Disaster recovery

Disaster recovery Main Image

24 May 2021

I rise today in support of the motion moved by my good friend and colleague Susan Templeman, the member for Macquarie. My electorate—like those of Susan, Fiona, Ed, Meryl and many others in this place—has been hit very hard by concurrent natural disasters for years now. According to data from some of the local councils in my region, we've been impacted by at least 28 declared natural disasters over the last few years. In the Bega Valley, there have been 13 in the last three years, with eight of those being floods since February 2020. There have been six floods in Eurobodalla since July last year, three floods in Queanbeyan-Palerang Regional Council in the last year, three in the Snowy Valleys in the last year and a couple each in the Snowy Monaro and Yass Valley regions.


Every three to four months over the last few years, constituents in parts of my electorate have had to stop whatever they were doing and prepare for what was coming. They've had to sandbag properties and evacuate themselves and their livestock, often making painful decisions during evacuations about what to save and what to leave. And recently they have had to do all of that during a pandemic. These events take an immense toll on communities. Concurrent natural disasters have left us with no time to process the physical and mental toll that the events have on us. I regularly visit communities across my electorate that are still yet to recover from these disasters. Fires after floods after droughts after pandemic have meant that, when our communities are meant to be coming together, we have sometimes had to come apart.


The pain and the pressure that we've all been under for so many years are yet to be healed; yet some of our calls on this government have fallen on deaf ears. It was only two years ago that the government announced a $4 billion mitigation and recovery fund, which meant that $200 million a year was to be released for recovery and mitigation projects. Two years on, not a single dollar has been spent. In those two years, we've seen at least 20 declared natural disasters across the electorate of Eden-Monaro. We can only imagine what some of that money would have done in helping our communities. The announcement was great, but what we actually need is the follow-up, because our communities can't continue to be left behind and forgotten.


These local government regions do a lot with very little money. The national disaster recovery and relief time frames are too small to allow councils to actually get decent work done. The guidelines around them are too strict. What we know now, from all of these natural disasters, is that more assistance needs to be given to our local government areas. They are already pushed and have to scrape for every last cent. They only raise three per cent of taxation in Australia, yet they're responsible for over 85 per cent of infrastructure across Australia. When we see floods and fires, they're the people we're relying on to assist us to get our infrastructure back up and running.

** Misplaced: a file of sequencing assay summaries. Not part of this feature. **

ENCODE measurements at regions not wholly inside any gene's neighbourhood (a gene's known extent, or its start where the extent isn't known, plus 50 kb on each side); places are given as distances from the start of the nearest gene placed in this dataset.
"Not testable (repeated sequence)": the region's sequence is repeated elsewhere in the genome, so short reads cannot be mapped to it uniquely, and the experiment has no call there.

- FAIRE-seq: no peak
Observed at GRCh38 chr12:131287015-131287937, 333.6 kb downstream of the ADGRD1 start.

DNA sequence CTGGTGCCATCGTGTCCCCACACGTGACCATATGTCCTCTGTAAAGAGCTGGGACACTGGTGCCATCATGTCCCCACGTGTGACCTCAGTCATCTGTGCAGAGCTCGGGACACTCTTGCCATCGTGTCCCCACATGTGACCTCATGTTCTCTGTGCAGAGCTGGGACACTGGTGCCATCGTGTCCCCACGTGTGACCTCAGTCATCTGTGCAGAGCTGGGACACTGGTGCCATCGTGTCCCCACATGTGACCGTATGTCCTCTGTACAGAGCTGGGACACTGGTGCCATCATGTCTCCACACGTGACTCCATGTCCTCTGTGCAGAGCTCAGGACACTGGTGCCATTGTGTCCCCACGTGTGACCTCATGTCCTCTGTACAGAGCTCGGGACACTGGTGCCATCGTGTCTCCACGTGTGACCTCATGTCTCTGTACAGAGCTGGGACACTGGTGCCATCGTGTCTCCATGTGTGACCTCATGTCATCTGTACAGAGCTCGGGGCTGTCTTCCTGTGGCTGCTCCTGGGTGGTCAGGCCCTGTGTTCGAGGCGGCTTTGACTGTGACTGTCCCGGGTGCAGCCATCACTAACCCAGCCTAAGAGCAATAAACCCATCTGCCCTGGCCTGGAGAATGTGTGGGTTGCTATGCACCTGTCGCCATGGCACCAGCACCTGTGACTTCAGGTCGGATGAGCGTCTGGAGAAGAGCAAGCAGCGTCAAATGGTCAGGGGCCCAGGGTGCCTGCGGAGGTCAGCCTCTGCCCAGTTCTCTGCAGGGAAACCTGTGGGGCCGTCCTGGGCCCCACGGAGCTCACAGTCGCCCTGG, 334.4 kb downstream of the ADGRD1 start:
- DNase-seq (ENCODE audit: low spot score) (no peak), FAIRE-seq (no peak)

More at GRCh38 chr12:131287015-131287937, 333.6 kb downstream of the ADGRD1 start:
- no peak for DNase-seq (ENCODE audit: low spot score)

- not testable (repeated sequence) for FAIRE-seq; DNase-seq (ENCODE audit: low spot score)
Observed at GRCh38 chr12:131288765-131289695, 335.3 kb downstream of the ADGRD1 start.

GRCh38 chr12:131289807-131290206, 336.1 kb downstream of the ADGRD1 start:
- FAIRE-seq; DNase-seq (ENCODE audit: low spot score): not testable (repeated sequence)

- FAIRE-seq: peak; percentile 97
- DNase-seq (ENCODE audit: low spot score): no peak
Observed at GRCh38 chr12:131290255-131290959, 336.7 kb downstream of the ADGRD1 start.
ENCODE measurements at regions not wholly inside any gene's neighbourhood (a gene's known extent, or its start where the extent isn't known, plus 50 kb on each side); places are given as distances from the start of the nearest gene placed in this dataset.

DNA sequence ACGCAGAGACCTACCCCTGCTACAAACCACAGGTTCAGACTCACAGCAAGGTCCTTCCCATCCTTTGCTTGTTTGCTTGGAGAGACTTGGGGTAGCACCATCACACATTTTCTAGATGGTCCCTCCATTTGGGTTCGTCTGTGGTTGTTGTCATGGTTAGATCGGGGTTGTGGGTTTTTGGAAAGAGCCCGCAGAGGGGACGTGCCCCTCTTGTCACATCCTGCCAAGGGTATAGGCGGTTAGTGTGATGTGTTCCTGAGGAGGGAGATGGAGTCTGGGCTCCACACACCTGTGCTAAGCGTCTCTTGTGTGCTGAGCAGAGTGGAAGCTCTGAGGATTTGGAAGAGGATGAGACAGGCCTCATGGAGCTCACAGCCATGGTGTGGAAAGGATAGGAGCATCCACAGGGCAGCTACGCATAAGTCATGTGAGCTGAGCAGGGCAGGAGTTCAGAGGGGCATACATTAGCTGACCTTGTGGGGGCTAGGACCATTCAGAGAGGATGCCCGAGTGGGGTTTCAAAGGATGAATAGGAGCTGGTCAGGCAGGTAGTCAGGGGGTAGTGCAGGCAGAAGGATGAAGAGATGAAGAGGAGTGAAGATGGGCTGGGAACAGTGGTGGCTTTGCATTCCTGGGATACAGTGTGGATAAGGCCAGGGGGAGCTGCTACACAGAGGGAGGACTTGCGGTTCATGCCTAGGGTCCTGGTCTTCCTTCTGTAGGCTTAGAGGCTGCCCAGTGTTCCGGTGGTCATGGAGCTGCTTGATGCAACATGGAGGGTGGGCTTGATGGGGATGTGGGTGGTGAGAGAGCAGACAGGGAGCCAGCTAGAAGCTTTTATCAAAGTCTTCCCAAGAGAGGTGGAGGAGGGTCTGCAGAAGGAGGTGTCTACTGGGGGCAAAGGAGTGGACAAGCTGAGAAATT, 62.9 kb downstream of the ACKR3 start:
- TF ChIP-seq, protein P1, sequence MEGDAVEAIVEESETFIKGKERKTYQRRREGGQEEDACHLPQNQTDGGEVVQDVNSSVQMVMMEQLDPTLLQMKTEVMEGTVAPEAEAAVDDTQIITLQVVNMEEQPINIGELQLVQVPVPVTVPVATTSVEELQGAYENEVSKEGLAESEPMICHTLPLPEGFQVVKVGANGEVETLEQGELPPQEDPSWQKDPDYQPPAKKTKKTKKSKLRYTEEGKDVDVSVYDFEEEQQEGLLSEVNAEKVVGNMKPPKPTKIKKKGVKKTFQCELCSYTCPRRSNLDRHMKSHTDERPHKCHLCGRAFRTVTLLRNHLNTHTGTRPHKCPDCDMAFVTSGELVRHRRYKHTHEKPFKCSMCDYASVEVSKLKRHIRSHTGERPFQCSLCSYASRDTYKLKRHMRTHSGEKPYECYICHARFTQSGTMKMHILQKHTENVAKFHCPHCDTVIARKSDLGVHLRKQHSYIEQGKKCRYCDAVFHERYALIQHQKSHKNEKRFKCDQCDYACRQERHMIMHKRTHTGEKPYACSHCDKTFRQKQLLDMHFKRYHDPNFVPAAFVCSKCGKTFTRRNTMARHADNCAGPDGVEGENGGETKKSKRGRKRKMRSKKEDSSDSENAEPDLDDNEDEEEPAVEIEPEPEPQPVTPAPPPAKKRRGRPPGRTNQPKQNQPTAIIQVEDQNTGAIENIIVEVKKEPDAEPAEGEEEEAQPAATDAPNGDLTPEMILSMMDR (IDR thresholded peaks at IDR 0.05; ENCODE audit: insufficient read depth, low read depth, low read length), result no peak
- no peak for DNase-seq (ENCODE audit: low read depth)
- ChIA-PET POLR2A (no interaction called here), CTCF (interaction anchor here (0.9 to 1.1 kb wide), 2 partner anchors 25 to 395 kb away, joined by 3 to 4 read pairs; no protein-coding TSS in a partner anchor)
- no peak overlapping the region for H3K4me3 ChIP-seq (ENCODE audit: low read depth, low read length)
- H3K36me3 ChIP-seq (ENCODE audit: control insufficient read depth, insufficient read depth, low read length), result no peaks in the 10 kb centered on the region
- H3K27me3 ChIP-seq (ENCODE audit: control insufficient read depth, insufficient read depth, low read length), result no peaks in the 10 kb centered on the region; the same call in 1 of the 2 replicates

In the Bega Valley, the upgrade of the Towamba and Burragate roads has long been a project held dear by many people and it's now in the process of being sealed. But, with this latest flooding disaster, all of the work that has gone into getting it sealed has now been washed away and they have to go back and start again with bank stabilisation before any of that sealing can take place. The member for Gilmore's talked about Araluen Road, which has had a number of landslides on it. We actually need to see work done, including on some of our major highways. The Snowy Mountains Highway over Brown Mountain has experienced landslips and is now only open two nights a week. For the other five nights of the week, it's closed for 12 hours. So let's see some money put in to major transport routes that actually allow people to get in and out. It was one of the only east-west corridors open for a small amount of time during the bushfires.


We have got communities that are struggling and businesses that are struggling. All of our regional communities are resilient—but, in some cases, they are over being resilient. They need some help, they need some extra money and they need this government to listen. We shouldn't have to be resilient out of necessity all the time.